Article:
Thursday, January 19, 2012


George Dyer
Francis Bacon caught his future younger lover robbing his house, as the legend goes. The artist’s relationship with the rugged thief bred incredible works, but their mutual borderline alcoholism caused friction. Bacon would be cruel and dismissive, saying that the paintings of George Dyer gave meaning to the gent’s “brief interlude between life and death” and his “sophisticated” friends treated Dyer like a worn-out novelty. There were scenes. There were scandals. During Bacon’s grand retrospective in Paris, Dyer planted cannabis on Bacon and tipped off the cops. He then succeeded in his final suicide attempt. Love is the devil, isn’t it?

Edie Sedgwick
Edie Sedgwick really was a “Poor Little Rich Girl.” The enchanting socialite, model, heiress, and most notably, Andy Warhol superstar, inherited a family history of suicide, mental illness, and abuse. The creative apple of Warhol’s eye (for a while, at least), she starred in his films, charmed party-goers by his side, and sprayed her brown hair silver to match his wigs. When their parasitical friendship soured, Warhol bitingly revealed that Edie’s lover Bob Dylan had secretly married Sara Lownds, breaking her heart for a fight. The indelible starlet spent her last years in and out of psychiatric institutions, off and on barbiturates. She burned out at 28.

Lee Miller
On a more positive note, here’s Lee Miller. She lived with Man Ray in Paris as a student, a lover, a fruitful collaborator, and a muse. Before Man Ray, Lee had already been a successful fashion model in New York City, a photographer in France, a correspondent for Vogue, and the first real person to appear in an ad for menstrual hygiene, which caused quite the scandal in 1928 America. Ooooh… After Man Ray, she worked with LIFE photographer David E. Scherman, who took the notorious portrait of her bathing at Adolf Hitler’s Munich apartment the day he committed suicide in Berlin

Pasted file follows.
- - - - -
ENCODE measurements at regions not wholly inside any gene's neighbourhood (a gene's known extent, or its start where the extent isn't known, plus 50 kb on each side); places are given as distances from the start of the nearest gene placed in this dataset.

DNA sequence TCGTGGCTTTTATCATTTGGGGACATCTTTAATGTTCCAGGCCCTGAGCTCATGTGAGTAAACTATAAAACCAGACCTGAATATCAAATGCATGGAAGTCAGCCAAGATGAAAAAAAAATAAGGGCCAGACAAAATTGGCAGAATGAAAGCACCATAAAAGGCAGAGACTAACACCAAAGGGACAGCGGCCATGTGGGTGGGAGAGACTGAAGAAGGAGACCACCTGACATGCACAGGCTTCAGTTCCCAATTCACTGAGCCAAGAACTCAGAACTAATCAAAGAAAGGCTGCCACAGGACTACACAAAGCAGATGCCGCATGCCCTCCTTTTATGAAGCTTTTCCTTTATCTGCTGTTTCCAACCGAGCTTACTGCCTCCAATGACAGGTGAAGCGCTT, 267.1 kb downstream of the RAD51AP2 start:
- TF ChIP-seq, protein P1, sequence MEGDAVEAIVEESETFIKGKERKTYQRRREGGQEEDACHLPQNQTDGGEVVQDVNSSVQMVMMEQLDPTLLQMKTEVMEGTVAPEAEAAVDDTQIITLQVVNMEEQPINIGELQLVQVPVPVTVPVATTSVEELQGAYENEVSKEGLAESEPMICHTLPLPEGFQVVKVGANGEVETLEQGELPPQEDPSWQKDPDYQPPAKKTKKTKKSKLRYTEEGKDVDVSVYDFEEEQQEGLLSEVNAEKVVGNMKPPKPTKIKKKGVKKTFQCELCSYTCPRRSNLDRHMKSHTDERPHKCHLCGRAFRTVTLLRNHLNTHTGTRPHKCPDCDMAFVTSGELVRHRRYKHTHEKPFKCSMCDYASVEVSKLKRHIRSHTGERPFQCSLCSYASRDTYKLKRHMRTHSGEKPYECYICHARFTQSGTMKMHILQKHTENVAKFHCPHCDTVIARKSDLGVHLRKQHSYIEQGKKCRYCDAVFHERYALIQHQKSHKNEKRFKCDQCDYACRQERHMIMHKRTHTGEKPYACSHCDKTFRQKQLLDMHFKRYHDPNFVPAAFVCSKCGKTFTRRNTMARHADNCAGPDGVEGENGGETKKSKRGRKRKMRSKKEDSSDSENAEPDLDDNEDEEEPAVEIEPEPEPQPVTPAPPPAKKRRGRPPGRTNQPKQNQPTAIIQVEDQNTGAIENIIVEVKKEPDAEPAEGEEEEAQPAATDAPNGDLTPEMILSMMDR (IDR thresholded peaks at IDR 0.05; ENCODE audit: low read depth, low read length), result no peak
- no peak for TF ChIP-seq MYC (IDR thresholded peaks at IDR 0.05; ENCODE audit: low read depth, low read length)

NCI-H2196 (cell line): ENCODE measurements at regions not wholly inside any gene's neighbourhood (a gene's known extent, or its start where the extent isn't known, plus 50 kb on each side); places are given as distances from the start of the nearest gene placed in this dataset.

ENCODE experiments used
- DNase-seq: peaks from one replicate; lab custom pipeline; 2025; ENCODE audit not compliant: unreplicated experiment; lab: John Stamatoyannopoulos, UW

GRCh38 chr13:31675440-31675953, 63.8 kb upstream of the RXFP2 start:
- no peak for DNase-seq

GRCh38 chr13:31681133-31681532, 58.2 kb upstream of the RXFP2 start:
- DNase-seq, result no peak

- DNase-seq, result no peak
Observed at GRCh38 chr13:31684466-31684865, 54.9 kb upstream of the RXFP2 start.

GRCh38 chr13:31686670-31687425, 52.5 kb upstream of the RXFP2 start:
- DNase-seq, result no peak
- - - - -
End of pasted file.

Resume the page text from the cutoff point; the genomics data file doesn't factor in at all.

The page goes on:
Leonardo Da Vinci’s artist model/muse/pupil/servant Gian Giacomo, appropriately nicknamed “Salai” (“the little devil”), lived with him for thirty years. He described a deep relationship with the handsome Salai in his letters, one that was speculated since the 16th century to have been erotic, not helped by that one time they got in trouble.

“Madame X”
John Singer Sargent’s 1884 painting of “Madame X” — the vibrant, married socialite Virginie Amélie Avegno Gautreau, who many an artist allegedly “stalked” — caused an uproar at the Paris Salon. All that flesh! All that shameless vivaciousness! The 7-foot-tall, full-length portrait devastated Sargent’s career and enraged Gautreau’s relatives. Now check out the original sexier vision, with the jeweled strap sexily hanging off her sexy shoulder. Oh my!

And now, for a tale from Greek mythology of Pygmalion and Galatea, the ultimate parable of an artist projecting his throbbing ego on his muse, so classically… anti-feminist. Viciously disinterested in mortal women, Pygmalion carves himself the perfect species out of ivory. Venus brings her to life. They have kids. So on. So forth. Sigh… For centuries, literary re-interpreters have been trying to emancipate this muse from her artist-maker. Go, Galatea! Live! Be free! Wouldn’t that be just so scandalous?

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